“I like stories and I am always looking for the one which I imagine to be irresistible,” wrote British novelist and screenwriter Ian McEwan, considered one of the most powerful people in UK culture and listed by The Times in the 50 greatest British writers since 1945.
Winner of numerous accolades, including six nominations for the Man Booker Prize, Ian won the prestigious award in 1998 for his novel AMSTERDAM. The acclaimed screen adaption of his romantic war drama ATONEMENT collected Oscars, BAFTAs and a Golden Globe.
I had hoped to catch Ian in person at the premiere of his latest film adaption THE CHILDREN’S ACT at the Curzon Mayfair, but missed him, so sent this sketch to his agent and it came back signed and dedicated.
In musical terms there are few bigger names than Michel Legrand. The celebrated Frenchman, known for his ‘often haunting, jazz-tinged film music’ has composed nearly 200 movie scores, winning every accolade going, including three Academy Awards, 5 Grammys and a Golden Globe.
One of my favourite songs, ‘Windmills Of Your Mind’ from THE THOMAS CROWN AFFAIR and sung by Noel Harrison, won the Best Song Oscar in 1968. He seems to have worked, at one time or another with practically every figure of consequence in popular music and film since the end of the Second World War. His theatre work has also been recognised with a Tony nomination for AMOUR and he even has an asteroid – 31201 michellegrand – named in his honour.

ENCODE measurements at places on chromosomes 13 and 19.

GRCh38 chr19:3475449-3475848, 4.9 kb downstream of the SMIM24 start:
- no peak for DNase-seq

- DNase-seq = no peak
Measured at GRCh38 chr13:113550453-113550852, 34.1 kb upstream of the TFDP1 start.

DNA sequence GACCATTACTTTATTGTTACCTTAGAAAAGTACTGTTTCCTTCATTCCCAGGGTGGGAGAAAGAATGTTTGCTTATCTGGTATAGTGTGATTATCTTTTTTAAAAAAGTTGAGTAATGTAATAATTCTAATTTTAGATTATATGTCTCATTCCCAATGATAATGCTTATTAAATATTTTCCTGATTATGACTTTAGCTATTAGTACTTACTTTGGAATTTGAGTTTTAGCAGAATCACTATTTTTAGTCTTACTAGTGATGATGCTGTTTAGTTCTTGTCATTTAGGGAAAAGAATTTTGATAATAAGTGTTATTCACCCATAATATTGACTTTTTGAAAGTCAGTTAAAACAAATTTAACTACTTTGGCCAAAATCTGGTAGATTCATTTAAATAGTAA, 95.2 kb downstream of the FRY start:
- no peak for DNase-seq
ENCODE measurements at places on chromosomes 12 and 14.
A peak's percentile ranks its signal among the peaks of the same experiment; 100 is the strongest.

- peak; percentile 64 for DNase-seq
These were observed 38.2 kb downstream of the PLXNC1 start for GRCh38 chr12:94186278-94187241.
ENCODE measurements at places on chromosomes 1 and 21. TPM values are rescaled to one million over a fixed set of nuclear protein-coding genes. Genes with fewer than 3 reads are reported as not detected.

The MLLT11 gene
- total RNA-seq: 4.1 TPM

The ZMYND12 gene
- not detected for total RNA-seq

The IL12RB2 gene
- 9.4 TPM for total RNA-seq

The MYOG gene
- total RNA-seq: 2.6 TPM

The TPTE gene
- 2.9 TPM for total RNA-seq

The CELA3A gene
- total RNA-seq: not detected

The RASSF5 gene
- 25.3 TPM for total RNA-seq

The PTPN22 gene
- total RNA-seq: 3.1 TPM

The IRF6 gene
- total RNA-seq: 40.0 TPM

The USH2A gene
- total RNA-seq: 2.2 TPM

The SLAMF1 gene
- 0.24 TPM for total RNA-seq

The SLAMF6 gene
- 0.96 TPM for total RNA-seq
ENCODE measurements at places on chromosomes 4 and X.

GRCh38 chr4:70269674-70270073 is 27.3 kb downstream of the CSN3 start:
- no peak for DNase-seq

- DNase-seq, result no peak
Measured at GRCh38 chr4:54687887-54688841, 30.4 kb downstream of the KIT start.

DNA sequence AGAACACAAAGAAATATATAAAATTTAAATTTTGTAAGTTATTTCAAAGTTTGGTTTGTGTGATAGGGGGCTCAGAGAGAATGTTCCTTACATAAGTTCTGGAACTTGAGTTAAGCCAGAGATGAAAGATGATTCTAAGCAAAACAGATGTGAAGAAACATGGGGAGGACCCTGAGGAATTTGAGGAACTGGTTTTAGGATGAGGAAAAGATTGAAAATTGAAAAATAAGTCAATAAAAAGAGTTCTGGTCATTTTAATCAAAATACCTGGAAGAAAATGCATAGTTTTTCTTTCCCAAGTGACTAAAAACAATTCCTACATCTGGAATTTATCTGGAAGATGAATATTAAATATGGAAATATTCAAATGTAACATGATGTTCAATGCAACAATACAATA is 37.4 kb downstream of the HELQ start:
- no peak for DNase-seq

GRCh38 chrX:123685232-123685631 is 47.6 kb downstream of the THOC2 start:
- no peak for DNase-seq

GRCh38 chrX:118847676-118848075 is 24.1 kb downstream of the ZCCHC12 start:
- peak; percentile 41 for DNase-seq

The 86 year-old performed for the first time in the UK last month at the Royal Festival Hall, when he conducted and played the piano with the Royal Philharmonic Orchestra, or as it was dubbed on the night, the ‘Michel Legrand Big Band,’ celebrating 60 years of his most cherished film scores.
In his review for London Jazz News, Andrew Cartmel summed up the experience in one paragraph, “ICE STATION ZEBRA demonstrated the mastery of film composition that Legrand had achieved as early as 1968. The pointillist mystery of the introduction, comprising cross-hatched strings and glockenspiel, yielded to supple shoots of wood winds springing up, subtly and adroitly conjuring the mood before the brass section injected a stab of menace… Legrand’s music remains compelling, absorbing and masterful.”
It was an honour to have Monsieur Legrand sign my drawing at the venue.